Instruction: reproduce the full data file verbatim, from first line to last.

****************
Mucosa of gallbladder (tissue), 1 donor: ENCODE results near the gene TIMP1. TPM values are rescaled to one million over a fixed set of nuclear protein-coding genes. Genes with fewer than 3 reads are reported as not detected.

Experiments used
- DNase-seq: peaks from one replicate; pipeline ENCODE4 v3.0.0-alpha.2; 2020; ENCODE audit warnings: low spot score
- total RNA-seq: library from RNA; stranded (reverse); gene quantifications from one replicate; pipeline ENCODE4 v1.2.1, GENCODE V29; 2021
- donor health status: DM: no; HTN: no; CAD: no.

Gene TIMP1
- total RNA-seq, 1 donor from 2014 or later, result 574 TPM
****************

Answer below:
Mucosa of gallbladder (tissue), 1 donor: ENCODE results near the gene TIMP1. TPM values are rescaled to one million over a fixed set of nuclear protein-coding genes. Genes with fewer than 3 reads are reported as not detected.

Experiments used
- DNase-seq: peaks from one replicate; pipeline ENCODE4 v3.0.0-alpha.2; 2020; ENCODE audit warnings: low spot score
- total RNA-seq: library from RNA; stranded (reverse); gene quantifications from one replicate; pipeline ENCODE4 v1.2.1, GENCODE V29; 2021
- donor health status: DM: no; HTN: no; CAD: no.

Gene TIMP1
- total RNA-seq, 1 donor from 2014 or later, result 574 TPM